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Wednesday, 23 February 2011

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Yes, yes, I know David. I can hear you say (well of course silly, I can't hear you literally though I can, in my imagination hear you tap, tap, tapping away on your little D&N keyboard. What's that? Oh yes, we've tried this before and it hasn't worked.

But so far as I know we've never tried doing a "workaround." Say, for instance (since these things download so dreadfully slow) you bookmark this link - then the next time 'Memsahib' yells up the garrot, "Mr. Duff !!! Down here this instant - it'll only take a moment !!! Click this link and allow it to download over the "moment" it takes you to finish the little thing 'Memsahib' has "asked" that you do. By the time you've finished, it'll be tomorrow and by then - hopefully - all will have downloaded which you can then watch without - again, hopefully all the "fits and starts" we've experienced in the past.

Still with me? Okey dokey, here's the link:

http://www.pbs.org/wgbh/nova/evolution/intelligent-design-trial.html

It's your own damn fault - you left this post up long enough for me to remember where I'd seen the argument presented elegantly refuting the "constituent parts of the mousetrap all must be in place."

JK, don't think I'm not grateful but I've been through all this years ago and none of the arguments attempting to refute irreducible complexity and the mouse trap metaphor has ever convinced me. Even if your mouse trap is of the crudest type imaginable you still need the main constituents and there must still be a period of time when the constituents are developing and yet they are of no advantage to the host. According to the neo-Darwinists nothing develops unless it is under the pressure of natural selection, so why would something develop that offers no benefit?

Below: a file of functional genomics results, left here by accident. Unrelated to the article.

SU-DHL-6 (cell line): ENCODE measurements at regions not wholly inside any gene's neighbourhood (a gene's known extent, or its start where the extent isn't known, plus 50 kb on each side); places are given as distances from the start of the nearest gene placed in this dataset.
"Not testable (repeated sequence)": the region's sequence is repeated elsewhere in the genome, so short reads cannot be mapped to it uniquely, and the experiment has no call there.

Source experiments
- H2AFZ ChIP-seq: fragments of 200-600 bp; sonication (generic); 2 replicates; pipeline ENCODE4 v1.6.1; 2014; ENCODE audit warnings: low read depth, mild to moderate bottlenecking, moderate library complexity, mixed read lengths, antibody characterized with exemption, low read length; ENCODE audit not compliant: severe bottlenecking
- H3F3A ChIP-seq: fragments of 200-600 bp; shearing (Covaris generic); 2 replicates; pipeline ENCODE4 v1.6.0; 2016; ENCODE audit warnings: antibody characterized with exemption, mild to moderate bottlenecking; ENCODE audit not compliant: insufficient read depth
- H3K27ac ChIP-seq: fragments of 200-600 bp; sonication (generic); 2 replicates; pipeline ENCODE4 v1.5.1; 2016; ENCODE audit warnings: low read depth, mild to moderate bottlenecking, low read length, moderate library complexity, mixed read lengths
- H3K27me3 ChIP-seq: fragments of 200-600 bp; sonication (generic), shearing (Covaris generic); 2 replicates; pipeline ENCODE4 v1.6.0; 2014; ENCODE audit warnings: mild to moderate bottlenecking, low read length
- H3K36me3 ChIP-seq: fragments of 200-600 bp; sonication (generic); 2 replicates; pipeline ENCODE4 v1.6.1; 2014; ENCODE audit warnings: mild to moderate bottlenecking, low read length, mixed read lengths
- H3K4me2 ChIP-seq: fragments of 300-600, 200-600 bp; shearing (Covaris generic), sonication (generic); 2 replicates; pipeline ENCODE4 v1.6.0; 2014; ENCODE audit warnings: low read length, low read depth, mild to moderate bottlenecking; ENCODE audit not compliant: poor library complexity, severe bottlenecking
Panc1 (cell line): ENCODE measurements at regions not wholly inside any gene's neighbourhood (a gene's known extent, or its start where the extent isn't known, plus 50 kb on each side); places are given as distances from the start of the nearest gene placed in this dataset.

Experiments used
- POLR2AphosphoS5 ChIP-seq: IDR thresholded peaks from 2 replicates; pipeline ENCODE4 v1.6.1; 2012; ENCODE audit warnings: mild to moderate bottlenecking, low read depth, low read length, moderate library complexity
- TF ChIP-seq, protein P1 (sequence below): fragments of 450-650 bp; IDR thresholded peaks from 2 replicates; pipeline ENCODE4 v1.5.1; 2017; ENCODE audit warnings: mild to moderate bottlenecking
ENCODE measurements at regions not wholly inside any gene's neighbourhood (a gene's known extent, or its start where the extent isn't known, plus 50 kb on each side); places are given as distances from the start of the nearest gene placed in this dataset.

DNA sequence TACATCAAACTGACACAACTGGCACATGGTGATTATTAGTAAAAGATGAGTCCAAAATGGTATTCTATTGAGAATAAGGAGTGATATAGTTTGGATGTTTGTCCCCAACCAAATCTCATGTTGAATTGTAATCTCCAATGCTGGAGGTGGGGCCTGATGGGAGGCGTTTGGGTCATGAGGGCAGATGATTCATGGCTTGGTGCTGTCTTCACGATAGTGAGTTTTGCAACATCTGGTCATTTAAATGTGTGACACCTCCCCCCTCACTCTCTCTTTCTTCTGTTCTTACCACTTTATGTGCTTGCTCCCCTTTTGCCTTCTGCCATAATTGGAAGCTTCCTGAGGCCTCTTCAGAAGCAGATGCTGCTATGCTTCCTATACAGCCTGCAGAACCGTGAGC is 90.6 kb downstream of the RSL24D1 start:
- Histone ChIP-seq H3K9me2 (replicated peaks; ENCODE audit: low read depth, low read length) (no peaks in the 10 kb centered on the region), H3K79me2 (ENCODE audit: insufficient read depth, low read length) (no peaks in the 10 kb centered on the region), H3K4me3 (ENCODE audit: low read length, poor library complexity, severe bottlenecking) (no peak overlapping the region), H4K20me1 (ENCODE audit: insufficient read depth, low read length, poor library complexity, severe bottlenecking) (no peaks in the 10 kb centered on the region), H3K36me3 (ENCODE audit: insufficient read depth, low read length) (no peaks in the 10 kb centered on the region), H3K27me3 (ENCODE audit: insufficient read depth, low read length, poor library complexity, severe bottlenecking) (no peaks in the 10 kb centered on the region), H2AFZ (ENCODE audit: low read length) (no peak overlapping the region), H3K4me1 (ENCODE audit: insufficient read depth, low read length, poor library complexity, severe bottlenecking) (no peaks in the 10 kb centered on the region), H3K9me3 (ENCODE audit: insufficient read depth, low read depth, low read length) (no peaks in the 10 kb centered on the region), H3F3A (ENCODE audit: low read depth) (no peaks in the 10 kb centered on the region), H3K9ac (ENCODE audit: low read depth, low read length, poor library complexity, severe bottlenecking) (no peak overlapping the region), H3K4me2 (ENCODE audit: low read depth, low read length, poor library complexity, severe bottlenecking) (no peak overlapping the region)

I do not believe in a God or an Intelligent Designer, but nor do I believe in Darwin. In fact Darwin didn't believe in Darwin for years until he read Malthus and his (now discredited) ideas on population growth leading to a fight for resources. Once Darwin saw that theory he thought he had had found the anvil upon which the hammer of natural selection and survival of the fittest could operate. He was wrong!

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